For those exposed to potentially dangerous chemicals at home, it is best to remove the chemical from the anatomic site by irrigation with copious amounts of water. A friend or relative must then telephone the regional poison control center certified by the American Association of Poison Control Centers. [3, 4] If the chemical is judged dangerous, make arrangements to transfer the exposed person to the nearest emergency department (ED) for definitive care. Notify the ED as soon as possible after the accident to allow staff to prepare to receive the patient.

Identify and assess hazardous environment

Paramedics and members of the HAZMAT response team (usually firefighters) must work together to identify toxic chemicals and assess hazardous environments. Placards, shipping papers, United Nations chemical identification numbers, and markings on shipping containers help identify hazardous agents. In some cases, members of the HAZMAT team may have to use chemical analysis to identify the agent. The presence of carbon monoxide, cyanide, hydrogen sulfide, oxygen, and combustible gases can be detected using different instruments.

Colorimetric detector tubes can approximate the concentrations of chemicals in the air. Alpha, beta, and gamma radiation detectors can record radioactive contamination. Contacting the 24-hour hotline of Chemtrec (Chemical Manufacturers Association, Washington, DC, 1-800-424-9300) can provide helpful information regarding identification and management of HAZMAT. At the scene of the incident, members of the HAZMAT team should wear a self-contained breathing apparatus (SCBA) and protective apparel.

Contingency plan

The contingency plan for HAZMAT management can be divided into 2 parts: initiation of the site plan and evacuation. Initiation of the site plan begins after identifying HAZMAT and assessing the surrounding environment. Once HAZMAT is identified, determine health risks to the environment. A command post away from the exposure site is essential to a large incident involving HAZMAT, because it allows paramedics, HAZMAT team members, firefighters, police, representatives from state and local government, and manufacturer and shipper to coordinate activities.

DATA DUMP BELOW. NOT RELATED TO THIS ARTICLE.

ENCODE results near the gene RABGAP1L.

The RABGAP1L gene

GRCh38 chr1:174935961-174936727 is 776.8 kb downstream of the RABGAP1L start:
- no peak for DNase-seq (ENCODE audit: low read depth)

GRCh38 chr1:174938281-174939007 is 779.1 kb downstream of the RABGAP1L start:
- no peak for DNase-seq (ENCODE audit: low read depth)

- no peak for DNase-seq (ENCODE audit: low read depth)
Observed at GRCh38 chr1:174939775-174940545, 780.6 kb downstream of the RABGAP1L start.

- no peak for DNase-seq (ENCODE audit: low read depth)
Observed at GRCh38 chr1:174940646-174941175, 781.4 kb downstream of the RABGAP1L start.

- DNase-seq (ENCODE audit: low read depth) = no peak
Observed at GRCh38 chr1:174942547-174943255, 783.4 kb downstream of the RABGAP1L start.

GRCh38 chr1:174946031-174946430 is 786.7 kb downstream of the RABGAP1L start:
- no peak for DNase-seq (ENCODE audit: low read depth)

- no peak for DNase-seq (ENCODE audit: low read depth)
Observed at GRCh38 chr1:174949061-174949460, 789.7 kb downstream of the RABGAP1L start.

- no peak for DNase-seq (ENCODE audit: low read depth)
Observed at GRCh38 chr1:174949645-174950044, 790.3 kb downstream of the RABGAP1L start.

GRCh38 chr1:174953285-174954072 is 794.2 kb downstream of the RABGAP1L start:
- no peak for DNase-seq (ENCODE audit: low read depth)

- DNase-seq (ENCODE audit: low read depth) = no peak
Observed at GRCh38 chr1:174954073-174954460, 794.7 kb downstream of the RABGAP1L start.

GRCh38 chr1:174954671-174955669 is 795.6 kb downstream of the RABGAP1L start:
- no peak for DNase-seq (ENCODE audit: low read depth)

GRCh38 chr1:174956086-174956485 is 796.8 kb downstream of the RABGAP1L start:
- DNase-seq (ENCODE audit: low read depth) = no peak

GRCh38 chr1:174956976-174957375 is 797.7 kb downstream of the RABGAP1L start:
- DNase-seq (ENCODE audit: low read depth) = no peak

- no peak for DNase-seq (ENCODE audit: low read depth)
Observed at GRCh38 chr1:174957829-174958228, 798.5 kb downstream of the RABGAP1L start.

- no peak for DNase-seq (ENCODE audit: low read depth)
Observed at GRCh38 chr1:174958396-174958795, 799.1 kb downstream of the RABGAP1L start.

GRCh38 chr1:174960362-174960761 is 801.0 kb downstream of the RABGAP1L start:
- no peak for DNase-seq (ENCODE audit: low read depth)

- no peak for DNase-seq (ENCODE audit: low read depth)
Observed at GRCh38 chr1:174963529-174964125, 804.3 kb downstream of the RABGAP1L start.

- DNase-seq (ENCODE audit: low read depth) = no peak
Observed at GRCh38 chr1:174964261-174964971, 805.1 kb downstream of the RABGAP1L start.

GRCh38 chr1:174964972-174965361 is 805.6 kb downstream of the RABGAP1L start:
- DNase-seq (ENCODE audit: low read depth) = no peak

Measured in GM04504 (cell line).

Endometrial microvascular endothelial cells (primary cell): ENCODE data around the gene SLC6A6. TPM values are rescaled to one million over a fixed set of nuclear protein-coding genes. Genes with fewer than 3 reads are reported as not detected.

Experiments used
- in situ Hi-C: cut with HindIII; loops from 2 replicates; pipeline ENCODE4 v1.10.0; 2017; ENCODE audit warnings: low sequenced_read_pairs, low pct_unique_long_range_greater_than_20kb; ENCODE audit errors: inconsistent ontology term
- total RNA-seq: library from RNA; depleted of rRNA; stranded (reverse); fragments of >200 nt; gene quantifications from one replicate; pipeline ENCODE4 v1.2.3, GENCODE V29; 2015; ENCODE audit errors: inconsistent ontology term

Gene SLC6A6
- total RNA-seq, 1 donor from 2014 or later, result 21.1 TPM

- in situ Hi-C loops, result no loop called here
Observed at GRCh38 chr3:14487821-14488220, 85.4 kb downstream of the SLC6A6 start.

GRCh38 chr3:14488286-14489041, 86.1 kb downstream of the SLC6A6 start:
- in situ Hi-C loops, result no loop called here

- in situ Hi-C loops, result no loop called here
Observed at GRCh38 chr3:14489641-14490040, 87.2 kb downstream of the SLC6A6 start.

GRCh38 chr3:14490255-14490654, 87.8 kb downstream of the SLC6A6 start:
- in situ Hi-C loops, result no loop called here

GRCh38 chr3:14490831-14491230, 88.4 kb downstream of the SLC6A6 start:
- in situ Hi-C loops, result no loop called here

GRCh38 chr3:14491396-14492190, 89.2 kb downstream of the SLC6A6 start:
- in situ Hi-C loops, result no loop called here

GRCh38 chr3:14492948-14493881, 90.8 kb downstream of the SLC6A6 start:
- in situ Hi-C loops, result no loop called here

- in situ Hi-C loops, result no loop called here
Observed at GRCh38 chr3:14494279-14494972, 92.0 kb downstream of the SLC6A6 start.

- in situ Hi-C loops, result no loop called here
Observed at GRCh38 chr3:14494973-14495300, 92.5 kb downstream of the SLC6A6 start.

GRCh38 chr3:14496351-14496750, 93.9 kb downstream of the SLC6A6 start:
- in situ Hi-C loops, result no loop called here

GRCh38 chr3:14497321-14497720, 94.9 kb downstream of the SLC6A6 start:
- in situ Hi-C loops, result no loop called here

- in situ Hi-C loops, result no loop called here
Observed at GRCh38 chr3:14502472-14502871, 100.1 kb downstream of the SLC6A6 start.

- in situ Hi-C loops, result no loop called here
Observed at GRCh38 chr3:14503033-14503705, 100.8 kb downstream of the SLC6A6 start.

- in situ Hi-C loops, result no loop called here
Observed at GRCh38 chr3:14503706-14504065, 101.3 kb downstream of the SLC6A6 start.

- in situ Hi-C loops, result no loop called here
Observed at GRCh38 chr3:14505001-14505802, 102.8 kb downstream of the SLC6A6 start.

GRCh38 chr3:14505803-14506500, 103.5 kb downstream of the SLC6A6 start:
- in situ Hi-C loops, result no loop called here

Coping with HAZMAT incidents

In coping with HAZMAT incidents, 2 distinct goals must be achieved concomitantly. First, HAZMAT must be contained, fire and explosions must be extinguished, and the site eventually must be cleaned. Second, those exposed to HAZMAT must be treated. The first priority in the care of people exposed to HAZMAT is decontamination, which is initiated by removing the victim's clothes and isolating them in plastic bags. Liquid chemicals are washed off the victim's body with water, whereas dry chemicals are first brushed off, followed by copious water irrigation delivered under low pressures. Priority of decontamination should progress from cleansing of contaminated wounds to eyes, mucous membranes, skin, and hair.

While performing decontamination, conduct a primary and secondary survey of the patient to detect life-threatening injuries and take appropriate steps to stabilize the patient's condition (eg, administer oxygen to dyspneic patients). Ideally, patients should be thoroughly decontaminated before arrival in the ED.

Hospital personnel involved in decontamination should wear chemical-resistant clothing with built-in hood and boots, at least 2 layers of gloves, protective eyewear, and some form of respiratory protection. The minimum level of respiratory protection for hospital personnel during decontamination has not been established.